I agree the frustrated comment could equally apply to a man. And if people had not already been laughing at her, it would not have been an issue. Saying I understand you are frustrated, but ..." is not sexist or a put down. It is just that everyone laughed after he said frustrated.
And I think she was extremely rude throughout, both by hogging the speaking time (which, I seem to think she hinted at doing on her blog, but I could be mistaken), accusing a former Lib dem of blackmail, and then telling David Cameron needed to show Nick Clegg who was boss.

Imagine if Nick Clegg had been a woman, and Dorries a man, surely the "show them who is boss" comment could have been construed as sexist in that context.

seeker Thu 08-Sep-11 10:43:39

Cameron would be a prick whatever school he went to. Calling him a public school prick merely helps to identify him. Although there is q particular type of prickishness that does seem to be exclusive to public school boys- and which he does exemplify.

Interestingly, Ed Milliband isn't a prick. And probably wouldn't be even if he had gone to public school. He is...can't quite think of the word. Dork, maybe? Prat?

Nadine Dorries is beneath contempt. And will, I hope, go back to whatever slime-world she emerged from.

Empusa Thu 08-Sep-11 10:46:33

I think the choice of words was wrong, however I can't blame them for laughing at her daft comments.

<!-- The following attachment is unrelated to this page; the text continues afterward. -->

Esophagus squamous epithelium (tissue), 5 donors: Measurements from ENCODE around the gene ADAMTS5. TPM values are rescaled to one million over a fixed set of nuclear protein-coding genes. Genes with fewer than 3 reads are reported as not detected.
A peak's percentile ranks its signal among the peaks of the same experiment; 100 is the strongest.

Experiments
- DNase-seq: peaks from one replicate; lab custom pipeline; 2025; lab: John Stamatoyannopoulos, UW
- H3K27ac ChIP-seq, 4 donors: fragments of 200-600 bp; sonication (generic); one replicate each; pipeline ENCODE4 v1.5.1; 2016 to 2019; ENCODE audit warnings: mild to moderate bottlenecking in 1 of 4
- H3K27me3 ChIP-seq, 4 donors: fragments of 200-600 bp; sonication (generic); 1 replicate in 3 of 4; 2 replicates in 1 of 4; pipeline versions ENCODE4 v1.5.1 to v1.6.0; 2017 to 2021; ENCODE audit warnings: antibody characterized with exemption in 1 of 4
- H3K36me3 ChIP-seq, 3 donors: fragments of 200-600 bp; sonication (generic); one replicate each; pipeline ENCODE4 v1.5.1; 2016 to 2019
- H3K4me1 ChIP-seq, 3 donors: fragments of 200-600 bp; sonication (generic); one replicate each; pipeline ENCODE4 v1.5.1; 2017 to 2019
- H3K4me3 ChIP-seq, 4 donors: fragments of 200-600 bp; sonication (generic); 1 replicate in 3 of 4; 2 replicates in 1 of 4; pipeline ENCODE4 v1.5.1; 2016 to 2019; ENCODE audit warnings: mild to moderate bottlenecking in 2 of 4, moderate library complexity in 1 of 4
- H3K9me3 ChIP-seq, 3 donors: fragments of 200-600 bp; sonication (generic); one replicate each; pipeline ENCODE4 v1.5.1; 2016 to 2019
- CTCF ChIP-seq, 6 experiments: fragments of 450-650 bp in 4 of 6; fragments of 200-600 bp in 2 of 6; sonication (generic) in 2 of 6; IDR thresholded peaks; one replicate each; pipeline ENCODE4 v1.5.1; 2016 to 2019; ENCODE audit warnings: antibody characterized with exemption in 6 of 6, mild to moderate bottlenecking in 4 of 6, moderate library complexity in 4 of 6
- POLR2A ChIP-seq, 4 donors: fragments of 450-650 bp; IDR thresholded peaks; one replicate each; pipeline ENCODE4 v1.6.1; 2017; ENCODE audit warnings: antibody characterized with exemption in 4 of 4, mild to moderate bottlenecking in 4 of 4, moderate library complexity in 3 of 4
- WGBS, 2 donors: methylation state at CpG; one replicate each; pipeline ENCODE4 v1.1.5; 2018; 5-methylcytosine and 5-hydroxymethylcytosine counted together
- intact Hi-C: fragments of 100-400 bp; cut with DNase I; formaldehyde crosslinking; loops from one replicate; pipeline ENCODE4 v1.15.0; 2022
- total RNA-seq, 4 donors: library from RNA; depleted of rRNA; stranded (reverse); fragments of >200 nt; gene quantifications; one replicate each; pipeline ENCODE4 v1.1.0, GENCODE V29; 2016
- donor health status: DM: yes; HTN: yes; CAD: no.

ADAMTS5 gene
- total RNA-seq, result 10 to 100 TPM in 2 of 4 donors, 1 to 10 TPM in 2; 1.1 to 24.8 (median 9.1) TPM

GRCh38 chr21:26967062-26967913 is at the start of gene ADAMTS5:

From another angle "show them who is boss" is a pathetically childish thing to say. So IMO they are all as useless at having an adult debate as each other, and should maybe spend less time trying to outdo each other and more time doing their actual jobs.

EldritchCleavage Thu 08-Sep-11 12:20:03

Ed Miliband is a spod.

ThePerfectShitStorm Thu 08-Sep-11 13:35:54

In grown up world, it should be possible to disagree with Dorries (which I do), and even personally dislike her, without delighting in her public humiliation in the course of her job, in the place of her employment, by a bunch of juvenile wankers who treat their workplace as a glorified frat house.

She conducted herself badly and asked a stupid question. So what? Everyone else has to stoop to her level?

How many of us would accept this sort of behaviour in our place of work?